In any case, as a Maronite, do you have any Syriac sources that shed some light on the matter?
All I can say about the Syriac sources on this matter is that St. Ephrem spoke of divinity as a garment. When Adam sinned, the garment was removed and he was naked. From what I understand he associates immortality with the divine nature. Also if you look at the prayer of Commixture in the Maronite liturgy you can see that immortality is proper to divinity.
You have united, O Lord, your divinity with our humanity
and our humanity with your divinity;
your life with our mortality
and our mortality with your life.
You have assumed what is ours,
and you have given us what is yours,
for the life and salvation of our souls.
To you, O Lord, be glory for ever.
Christ gives us His immortality just like He gives us His divinity.
I don’t think that Basil’s statement is representative of the Byzantine tradition on this matter. I have seen some Byzantine writers mention death as the result of the loss of the Grace of immortality.
From the little bit I have read on the matter, Basil’s conception of theosis isn’t the conception of modern Orthodox. He had a more moral conception of deification rather than a realist conception like Cyril. Modern Orthodox theosis was a development from the Cyrillian Christology and soteriology.
I don’t think Basil is representative of the Byzantine tradition on this matter.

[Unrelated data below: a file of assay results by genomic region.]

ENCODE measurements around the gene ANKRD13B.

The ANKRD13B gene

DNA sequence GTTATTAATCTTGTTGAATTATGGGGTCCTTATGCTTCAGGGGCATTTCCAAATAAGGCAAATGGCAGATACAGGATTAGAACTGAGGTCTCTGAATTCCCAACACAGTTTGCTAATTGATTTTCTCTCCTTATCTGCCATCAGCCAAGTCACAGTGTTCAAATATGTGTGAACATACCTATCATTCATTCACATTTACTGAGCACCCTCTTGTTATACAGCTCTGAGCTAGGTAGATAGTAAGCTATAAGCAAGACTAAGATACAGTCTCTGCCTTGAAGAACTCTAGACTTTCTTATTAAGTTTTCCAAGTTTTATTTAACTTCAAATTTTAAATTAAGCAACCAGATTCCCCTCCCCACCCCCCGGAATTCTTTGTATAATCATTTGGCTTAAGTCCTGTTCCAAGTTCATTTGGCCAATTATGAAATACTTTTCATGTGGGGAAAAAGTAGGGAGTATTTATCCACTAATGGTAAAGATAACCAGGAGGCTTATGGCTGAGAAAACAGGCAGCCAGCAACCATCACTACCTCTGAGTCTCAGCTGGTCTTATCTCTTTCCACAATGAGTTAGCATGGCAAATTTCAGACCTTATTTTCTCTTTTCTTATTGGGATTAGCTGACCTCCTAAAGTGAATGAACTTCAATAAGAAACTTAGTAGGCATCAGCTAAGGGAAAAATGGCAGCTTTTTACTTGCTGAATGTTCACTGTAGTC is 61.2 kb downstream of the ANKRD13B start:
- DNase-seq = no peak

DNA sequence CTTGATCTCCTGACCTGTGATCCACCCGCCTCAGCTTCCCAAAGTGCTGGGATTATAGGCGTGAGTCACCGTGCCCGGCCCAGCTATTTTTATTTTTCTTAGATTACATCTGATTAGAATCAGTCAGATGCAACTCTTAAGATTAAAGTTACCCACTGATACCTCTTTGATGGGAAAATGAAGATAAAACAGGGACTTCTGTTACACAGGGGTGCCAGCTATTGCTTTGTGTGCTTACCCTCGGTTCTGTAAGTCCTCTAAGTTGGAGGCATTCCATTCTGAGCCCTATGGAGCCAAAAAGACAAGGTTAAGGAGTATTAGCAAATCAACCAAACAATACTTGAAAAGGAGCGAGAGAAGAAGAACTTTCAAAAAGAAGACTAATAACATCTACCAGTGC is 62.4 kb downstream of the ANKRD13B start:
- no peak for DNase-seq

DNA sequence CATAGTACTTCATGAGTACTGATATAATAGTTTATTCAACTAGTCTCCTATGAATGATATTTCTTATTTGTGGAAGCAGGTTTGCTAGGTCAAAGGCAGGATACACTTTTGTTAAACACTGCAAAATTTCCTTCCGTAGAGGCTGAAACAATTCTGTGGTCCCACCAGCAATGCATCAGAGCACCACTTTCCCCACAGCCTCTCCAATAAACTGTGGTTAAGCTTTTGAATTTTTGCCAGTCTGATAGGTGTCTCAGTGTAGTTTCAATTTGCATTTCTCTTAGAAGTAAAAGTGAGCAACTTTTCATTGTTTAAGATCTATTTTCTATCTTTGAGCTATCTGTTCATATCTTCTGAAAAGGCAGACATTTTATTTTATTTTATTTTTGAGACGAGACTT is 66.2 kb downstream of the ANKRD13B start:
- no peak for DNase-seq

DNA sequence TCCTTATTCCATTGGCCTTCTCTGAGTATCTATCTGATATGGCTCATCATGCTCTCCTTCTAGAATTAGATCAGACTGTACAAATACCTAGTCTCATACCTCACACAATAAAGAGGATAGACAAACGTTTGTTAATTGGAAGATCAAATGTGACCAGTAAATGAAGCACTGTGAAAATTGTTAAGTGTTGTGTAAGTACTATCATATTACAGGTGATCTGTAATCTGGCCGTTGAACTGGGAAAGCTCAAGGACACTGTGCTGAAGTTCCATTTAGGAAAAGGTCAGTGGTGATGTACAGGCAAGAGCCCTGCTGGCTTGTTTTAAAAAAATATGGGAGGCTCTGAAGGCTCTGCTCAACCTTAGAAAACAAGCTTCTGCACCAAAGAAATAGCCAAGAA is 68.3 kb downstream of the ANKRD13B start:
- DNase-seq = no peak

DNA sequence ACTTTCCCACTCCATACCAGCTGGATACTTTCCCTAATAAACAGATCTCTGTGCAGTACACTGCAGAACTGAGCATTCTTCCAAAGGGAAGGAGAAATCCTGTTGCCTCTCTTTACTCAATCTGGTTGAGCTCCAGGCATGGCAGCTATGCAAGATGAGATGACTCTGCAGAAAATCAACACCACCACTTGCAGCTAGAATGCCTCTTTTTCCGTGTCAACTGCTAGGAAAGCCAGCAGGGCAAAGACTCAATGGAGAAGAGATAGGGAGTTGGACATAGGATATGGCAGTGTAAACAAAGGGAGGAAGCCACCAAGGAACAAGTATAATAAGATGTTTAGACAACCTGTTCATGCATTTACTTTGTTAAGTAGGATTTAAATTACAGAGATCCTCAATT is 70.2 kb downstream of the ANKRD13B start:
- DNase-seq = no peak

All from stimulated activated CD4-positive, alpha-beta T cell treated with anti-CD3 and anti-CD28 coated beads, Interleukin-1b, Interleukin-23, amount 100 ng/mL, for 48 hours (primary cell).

Becoming part of God means being united to God by His divine energies. My Latin theology professor describes it as a fountain that continually flows. We are the fountain and the water is of course God’s creative activity or divine energies. The Byzantine tradition does not mean a loss of individuality or anything like that.
The analogy of clothing which was taken off seems in line with the Alexandrine Tradition that immortality is not natural to us. Thanks for the references!
[quote=]I don’t think that Basil’s statement is representative of the Byzantine tradition on this matter. I have seen some Byzantine writers mention death as the result of the loss of the Grace of immortality.
Yes, it is all of Grace, but I think the question still remains - did this Grace make man immortal in his nature, or is the Grace of immortality something outside of his nature?
[quote=]From the little bit I have read on the matter, Basil’s conception of theosis isn’t the conception of modern Orthodox. He had a more moral conception of deification rather than a realist conception like Cyril. Modern Orthodox theosis was a development from the Cyrillian Christology and soteriology.
I don’t think Basil is representative of the Byzantine tradition on this matter.
I don’t understand the distinction between “moral conception” and “realist conception.” Can you explain a bit more?
P.S. I am not an expert on this matter. I am going to invite a fellow CO to participate in this discussion, and I hope he accepts.
Is the Byzantine understanding that man was made immortal also due to grace?
I read of an early Church Council that talked about Adam being made immortal so how does that compare with Catholic teaching? It also linked sin to death. I understood it as not excepting the necessity of grace, I thought the point was simply that Adam was made in a state of grace and immortal from the start and sin took this away
I’ve never heard it described as becoming part of God. Our essence certainly doesn’t change to divine. The way it was explained to me is that we share in God’s life - but without our essence changing to God’s Essence… I think that’s an important clarification